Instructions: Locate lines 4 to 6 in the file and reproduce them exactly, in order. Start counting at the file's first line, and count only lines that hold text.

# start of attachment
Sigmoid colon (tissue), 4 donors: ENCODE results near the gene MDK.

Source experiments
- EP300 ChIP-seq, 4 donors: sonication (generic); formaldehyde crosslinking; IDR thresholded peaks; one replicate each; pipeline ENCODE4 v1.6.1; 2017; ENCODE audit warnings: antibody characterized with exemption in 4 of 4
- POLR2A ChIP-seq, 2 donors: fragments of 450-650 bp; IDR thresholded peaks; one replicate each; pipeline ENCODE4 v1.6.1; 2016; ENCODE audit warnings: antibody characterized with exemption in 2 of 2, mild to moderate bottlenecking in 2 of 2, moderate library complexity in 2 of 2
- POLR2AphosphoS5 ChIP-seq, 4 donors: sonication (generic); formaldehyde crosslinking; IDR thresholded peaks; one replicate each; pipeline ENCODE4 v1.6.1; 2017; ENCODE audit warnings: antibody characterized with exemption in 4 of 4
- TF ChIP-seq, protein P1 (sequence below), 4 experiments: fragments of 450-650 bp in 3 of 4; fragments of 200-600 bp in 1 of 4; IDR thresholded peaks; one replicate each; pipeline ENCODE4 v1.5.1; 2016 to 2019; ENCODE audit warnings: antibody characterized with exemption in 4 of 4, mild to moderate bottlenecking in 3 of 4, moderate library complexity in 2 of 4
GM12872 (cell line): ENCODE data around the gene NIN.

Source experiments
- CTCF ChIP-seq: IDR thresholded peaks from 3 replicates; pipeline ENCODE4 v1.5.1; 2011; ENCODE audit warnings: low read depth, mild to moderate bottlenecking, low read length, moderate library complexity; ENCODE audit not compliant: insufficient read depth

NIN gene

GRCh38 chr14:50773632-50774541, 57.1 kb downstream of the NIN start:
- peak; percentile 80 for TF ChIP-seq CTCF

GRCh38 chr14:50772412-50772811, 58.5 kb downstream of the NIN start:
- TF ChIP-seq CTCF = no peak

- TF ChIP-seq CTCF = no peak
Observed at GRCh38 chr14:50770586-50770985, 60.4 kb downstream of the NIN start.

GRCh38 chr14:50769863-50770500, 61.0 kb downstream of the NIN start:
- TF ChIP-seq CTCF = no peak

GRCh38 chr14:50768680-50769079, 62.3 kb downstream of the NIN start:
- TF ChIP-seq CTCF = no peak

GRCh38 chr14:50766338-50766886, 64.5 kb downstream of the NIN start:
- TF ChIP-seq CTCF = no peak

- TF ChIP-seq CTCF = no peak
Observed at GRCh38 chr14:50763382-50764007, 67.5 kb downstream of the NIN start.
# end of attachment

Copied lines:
- POLR2A ChIP-seq, 2 donors: fragments of 450-650 bp; IDR thresholded peaks; one replicate each; pipeline ENCODE4 v1.6.1; 2016; ENCODE audit warnings: antibody characterized with exemption in 2 of 2, mild to moderate bottlenecking in 2 of 2, moderate library complexity in 2 of 2
- POLR2AphosphoS5 ChIP-seq, 4 donors: sonication (generic); formaldehyde crosslinking; IDR thresholded peaks; one replicate each; pipeline ENCODE4 v1.6.1; 2017; ENCODE audit warnings: antibody characterized with exemption in 4 of 4
- TF ChIP-seq, protein P1 (sequence below), 4 experiments: fragments of 450-650 bp in 3 of 4; fragments of 200-600 bp in 1 of 4; IDR thresholded peaks; one replicate each; pipeline ENCODE4 v1.5.1; 2016 to 2019; ENCODE audit warnings: antibody characterized with exemption in 4 of 4, mild to moderate bottlenecking in 3 of 4, moderate library complexity in 2 of 4